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Visit Bamburgh Castle: A Tour of This Historic Anglo-Saxon Castle

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Get ready to step back in time and explore the magnificent Bamburgh Castle! It is England’s finest coastal fortress and the first castle to fall to gunpowder. Nestled in the quaint village of Bamburgh, England, this coastal stronghold offers commanding views of the picturesque North Sea and has gained a reputation as the most haunted place in all of England.

Despite its eerie reputation, the Bamburgh Castle is a must-visit destination for history and architectural enthusiasts alike. Constructed by the Anglo-Saxons using sandstone blocks quarried from a neighboring hill, this fortress dates back to the 11th century, when Norman invaders had assumed control.

Notably, archaeological evidence reveals that an earlier Saxon structure once occupied the same site, elevating Bamburgh Castle to one of the most impressive examples of Anglo-Saxon architecture in the United Kingdom. Lord Armstrong and his family preside over the castle’s ownership, which is open to the public.

The castle boasts nine acres, including a basement, and is surrounded by a moat. Ascend the impressive towers, including the tallest keep, to marvel at the breathtaking panoramas of the surrounding area.

Don’t forget to visit the Great Hall, where banquets and other gatherings once took place, and as you explore, you’ll uncover the treasures of Bamburgh Castle.

Bamburgh Castle History

Panoramic View of the Bamburgh Castle

This formidable fortress is an indisputable time capsule with a rich history dating back to the 5th and 6th centuries. Previously the location of a fort for the Celtic Britons, the castle was transformed into an Anglo-Saxon stronghold by the influential ruler King Ida of Bernicia, who captured it in 547 AD.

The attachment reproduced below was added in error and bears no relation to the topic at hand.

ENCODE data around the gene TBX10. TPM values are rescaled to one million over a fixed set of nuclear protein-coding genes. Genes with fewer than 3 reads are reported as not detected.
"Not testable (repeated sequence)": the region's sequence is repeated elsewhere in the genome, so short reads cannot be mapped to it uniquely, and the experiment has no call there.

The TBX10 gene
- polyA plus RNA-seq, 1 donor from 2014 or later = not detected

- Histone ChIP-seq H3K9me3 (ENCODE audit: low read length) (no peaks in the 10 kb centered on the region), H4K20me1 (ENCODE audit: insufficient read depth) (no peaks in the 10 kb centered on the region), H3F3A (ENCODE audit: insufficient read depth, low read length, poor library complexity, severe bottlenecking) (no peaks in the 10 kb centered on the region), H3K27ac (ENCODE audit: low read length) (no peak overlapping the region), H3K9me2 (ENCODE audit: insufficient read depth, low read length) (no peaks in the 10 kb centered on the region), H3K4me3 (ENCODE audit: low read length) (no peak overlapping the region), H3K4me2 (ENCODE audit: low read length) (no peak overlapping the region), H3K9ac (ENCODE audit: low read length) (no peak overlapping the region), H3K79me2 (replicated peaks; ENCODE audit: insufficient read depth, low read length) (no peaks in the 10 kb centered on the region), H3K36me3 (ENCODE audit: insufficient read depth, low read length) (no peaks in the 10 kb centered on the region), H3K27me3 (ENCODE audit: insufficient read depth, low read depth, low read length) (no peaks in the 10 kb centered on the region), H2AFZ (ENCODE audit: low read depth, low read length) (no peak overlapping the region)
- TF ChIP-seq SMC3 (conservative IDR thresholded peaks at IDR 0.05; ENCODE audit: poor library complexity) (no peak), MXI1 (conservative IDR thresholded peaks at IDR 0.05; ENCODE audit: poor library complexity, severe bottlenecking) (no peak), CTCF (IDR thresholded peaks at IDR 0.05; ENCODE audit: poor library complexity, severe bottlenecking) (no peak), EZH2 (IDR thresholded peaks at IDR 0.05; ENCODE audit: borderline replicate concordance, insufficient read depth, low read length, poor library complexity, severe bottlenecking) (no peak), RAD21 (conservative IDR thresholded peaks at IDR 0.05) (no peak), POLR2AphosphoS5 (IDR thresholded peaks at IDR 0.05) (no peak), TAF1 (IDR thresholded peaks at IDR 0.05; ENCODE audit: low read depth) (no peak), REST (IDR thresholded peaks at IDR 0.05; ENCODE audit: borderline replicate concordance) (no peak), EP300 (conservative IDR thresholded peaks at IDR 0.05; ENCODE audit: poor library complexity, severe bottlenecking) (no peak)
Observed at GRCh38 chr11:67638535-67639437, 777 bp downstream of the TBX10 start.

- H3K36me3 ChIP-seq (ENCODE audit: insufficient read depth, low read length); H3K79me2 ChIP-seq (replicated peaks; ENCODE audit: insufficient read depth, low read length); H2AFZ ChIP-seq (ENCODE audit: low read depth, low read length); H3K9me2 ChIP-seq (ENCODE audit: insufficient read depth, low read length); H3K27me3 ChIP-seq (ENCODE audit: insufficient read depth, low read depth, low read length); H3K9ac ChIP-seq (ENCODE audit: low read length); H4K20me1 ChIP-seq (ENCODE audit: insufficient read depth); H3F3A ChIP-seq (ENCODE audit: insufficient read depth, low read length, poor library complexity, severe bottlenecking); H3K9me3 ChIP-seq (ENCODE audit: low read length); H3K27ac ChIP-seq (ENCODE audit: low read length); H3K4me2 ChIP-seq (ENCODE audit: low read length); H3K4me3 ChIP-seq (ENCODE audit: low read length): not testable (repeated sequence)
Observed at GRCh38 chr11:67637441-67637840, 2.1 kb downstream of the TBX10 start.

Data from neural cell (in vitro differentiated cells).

An early medieval burial ground known as the Bowl Hole was discovered 300 meters south of the castle and is thought to be a cemetery for the royal court of the Northumbrian palace that lies beneath the current castle.

The present imposing square structure of the castle was erected in the 11th century by the Normans, who supplanted the earlier Anglo-Saxon edifice. It remained a Norman defense for centuries until it was bestowed upon Sir John Forster by the reigning English monarch in 1600. The Forster family held on to the castle until the 18th century when it was sold to a prosperous Victorian industrialist, William Armstrong.

Armstrong transformed the castle into a Victorian masterpiece, augmenting its splendor with the magnificent King’s Hall and medieval Great Hall.

The castle was utilized as a base for the Royal Navy during the two World Wars. It currently houses an aviation artifacts museum with captivating exhibits from World Wars and beyond.

After the demise of William Armstrong, his great-nephew, the 2nd Lord Armstrong, decided to retain Bamburgh as a family residence. The castle and Bamburgh area boast a wealth of fascinating history, including the fabled Bamburgh Beast, a mythical creature reputed to have haunted the castle.

In 1958, the Crown granted ownership of the castle to the Lord Crewe Trustees, who established the Bamburgh Research Project. It is a collaborative initiative that studies the castle’s captivating history and archaeology.

The castle’s laundry rooms feature impressive housing and a fully functional Victorian-era laundry system. The westwards were originally utilized as a prison until the 19th century when they were skillfully transformed into the magnificent Neville Tower.